For a backup, special teams can often make the difference in a competition. Merritt has averaged 22.1 yards on his 65 kick returns, while netting 7.1 yards on 10 career punt returns.
Merritt has experience as a returner and is also an adept gunner on kick coverage. His 13 special teams tackles last year placed him third on the team in that category.
Thursday night against St. Louis, Merritt proved he's got another gear as he returned the overtime kickoff 87 yards to set up the game-winning field goal by Paul Edinger. Not only did the return make the win against the Rams possible; it may go a long way toward making his roster spot possible.
"I'm not thinking about what I need to do to make the cut or whatever," Merritt said. "I'm looking just to do what they ask of me when I get the chance."
The best case scenario for Jerry Azumah returning from surgery to repair a herniated disk in his neck is midseason, so in the meantime the Bears need someone to return kicks. Replacing the league's best kick returner and the Bears biggest offensive weapon from a year ago is a daunting task.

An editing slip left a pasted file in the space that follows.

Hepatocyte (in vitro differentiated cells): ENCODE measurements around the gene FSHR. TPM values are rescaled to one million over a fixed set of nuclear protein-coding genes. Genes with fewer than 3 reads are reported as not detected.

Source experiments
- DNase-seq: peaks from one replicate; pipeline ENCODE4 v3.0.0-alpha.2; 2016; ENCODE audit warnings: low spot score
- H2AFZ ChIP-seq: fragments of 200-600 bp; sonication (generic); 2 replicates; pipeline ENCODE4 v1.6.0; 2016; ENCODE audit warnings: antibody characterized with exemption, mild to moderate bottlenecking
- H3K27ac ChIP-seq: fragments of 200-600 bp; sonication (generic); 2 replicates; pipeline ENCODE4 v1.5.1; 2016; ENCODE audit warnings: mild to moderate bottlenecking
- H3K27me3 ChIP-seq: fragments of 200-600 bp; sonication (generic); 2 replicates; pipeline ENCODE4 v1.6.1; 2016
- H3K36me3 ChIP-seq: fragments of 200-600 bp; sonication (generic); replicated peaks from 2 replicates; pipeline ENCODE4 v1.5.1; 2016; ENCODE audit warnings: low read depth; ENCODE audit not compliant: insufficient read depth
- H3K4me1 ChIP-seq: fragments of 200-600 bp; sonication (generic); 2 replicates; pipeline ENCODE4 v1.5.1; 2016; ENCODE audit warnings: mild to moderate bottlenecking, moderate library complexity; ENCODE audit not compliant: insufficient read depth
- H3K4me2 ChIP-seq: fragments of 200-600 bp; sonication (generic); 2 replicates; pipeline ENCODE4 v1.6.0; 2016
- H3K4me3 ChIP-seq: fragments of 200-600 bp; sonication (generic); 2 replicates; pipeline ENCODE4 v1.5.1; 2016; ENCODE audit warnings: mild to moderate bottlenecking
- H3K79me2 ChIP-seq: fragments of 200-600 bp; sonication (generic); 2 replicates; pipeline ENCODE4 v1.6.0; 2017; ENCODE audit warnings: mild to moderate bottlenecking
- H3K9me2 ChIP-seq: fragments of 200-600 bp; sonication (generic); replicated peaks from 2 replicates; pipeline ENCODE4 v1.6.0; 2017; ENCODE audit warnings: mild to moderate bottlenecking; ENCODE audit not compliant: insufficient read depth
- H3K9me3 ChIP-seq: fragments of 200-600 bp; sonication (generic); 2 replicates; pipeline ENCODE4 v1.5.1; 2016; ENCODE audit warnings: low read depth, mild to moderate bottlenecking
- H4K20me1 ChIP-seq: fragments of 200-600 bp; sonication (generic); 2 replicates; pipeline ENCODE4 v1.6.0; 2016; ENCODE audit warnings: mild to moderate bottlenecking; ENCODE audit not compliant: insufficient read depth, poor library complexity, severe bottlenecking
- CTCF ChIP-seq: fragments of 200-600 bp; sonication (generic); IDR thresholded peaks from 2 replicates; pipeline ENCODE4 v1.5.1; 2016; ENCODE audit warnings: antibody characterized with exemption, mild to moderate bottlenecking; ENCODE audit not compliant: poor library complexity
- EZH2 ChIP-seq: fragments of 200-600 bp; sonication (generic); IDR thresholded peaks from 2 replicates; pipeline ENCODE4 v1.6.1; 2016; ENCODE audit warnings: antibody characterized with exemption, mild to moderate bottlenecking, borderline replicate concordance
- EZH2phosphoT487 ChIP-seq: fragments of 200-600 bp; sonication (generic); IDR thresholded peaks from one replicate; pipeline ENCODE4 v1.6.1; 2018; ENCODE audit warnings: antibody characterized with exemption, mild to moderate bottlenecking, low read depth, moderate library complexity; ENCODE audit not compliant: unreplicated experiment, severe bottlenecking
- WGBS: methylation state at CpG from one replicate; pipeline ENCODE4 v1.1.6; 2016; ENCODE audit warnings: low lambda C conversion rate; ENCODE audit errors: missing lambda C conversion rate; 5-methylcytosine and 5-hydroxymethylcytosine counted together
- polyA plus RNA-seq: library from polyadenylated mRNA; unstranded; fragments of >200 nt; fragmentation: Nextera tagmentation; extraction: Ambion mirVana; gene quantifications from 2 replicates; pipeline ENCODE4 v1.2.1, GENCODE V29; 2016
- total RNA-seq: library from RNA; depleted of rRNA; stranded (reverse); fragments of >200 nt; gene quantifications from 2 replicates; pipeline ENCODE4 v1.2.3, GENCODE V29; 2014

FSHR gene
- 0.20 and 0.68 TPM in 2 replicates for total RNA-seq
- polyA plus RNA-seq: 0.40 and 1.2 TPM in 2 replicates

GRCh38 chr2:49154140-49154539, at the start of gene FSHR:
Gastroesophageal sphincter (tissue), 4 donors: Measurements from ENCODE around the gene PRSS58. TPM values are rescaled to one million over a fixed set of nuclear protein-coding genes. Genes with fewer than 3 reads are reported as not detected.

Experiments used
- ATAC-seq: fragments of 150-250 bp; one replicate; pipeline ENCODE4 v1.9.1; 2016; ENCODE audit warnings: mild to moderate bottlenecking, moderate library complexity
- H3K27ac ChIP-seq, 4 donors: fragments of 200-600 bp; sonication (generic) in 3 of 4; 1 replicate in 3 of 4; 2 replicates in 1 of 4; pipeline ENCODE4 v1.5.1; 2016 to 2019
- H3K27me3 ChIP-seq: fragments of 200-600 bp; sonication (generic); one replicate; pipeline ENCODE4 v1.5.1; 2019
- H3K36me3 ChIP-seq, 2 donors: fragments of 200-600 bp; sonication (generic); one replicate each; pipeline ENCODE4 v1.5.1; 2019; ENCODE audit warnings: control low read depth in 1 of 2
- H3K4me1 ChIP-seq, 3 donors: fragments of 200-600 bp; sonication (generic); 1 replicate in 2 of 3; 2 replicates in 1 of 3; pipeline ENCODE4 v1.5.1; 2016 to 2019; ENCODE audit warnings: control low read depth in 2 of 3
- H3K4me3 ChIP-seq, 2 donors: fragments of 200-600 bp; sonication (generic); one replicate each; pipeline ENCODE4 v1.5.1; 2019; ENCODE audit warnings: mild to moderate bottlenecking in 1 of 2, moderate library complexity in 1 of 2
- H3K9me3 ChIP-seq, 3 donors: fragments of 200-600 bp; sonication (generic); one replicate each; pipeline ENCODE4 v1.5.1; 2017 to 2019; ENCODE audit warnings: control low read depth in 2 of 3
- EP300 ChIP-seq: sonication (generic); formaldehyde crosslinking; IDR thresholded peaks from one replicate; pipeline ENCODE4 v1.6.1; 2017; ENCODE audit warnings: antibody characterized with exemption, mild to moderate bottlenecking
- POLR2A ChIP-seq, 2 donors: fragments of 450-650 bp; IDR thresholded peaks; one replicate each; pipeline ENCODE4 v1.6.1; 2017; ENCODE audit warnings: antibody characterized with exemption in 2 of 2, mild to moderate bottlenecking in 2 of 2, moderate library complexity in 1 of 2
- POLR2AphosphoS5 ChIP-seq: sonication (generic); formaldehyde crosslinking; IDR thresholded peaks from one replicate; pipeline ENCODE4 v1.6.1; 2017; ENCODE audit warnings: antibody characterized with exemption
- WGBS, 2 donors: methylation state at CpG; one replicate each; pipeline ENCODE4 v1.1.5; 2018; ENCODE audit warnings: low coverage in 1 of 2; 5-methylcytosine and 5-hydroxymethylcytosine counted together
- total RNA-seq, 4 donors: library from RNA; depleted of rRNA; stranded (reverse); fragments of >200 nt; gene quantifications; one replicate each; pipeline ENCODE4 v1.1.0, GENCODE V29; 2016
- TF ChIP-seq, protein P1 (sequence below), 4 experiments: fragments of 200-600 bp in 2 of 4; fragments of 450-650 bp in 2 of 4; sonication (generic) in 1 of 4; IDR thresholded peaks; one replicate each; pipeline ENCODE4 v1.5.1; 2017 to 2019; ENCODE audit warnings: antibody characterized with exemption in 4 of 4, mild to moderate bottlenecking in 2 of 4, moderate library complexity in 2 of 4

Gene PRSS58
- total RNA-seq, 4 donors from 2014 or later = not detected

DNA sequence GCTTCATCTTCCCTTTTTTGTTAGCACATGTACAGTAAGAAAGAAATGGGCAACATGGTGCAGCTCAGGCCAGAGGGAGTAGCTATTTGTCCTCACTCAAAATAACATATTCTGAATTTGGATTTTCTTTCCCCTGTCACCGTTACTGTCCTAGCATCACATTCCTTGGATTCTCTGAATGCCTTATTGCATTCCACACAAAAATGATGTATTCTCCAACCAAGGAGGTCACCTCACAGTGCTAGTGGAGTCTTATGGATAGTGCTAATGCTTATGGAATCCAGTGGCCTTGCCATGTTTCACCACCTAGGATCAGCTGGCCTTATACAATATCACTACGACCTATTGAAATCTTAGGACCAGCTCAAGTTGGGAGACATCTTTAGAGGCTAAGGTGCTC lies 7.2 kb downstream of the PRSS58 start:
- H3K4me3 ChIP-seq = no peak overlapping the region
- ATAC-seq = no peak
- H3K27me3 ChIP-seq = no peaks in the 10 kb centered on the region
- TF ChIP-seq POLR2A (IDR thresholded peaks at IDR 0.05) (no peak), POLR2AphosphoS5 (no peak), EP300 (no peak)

Bernard Berrian, the rookie wide receiver who provides Merritt's competition, had three returns for a 20-yard average.
"He's a good player and we knew that coming along," Lovie Smith said of Merritt. "We expect big plays out of him like that, but it's good to see him do it.
"We're going to need someone to do that while Jerry is out."
The Bears are likely to carry six receivers and five of those spots have already been locked down.
While Merritt could claim the last receiver spot, he's never played a major role in passing game. In 29 career games he has just 19 receptions, but with the majority of the Bears wideouts being large targets he could add a different element to the group. He caught two balls for 16 yards against St. Louis.
"This is made for little quick guys like me, so that's perfect," Merritt said of his fit in the new offense. "We get a chance to get in the open field and run and catch the ball and everything and run after the catch, just like the Rams do. You can see what those guys can do once they get the ball."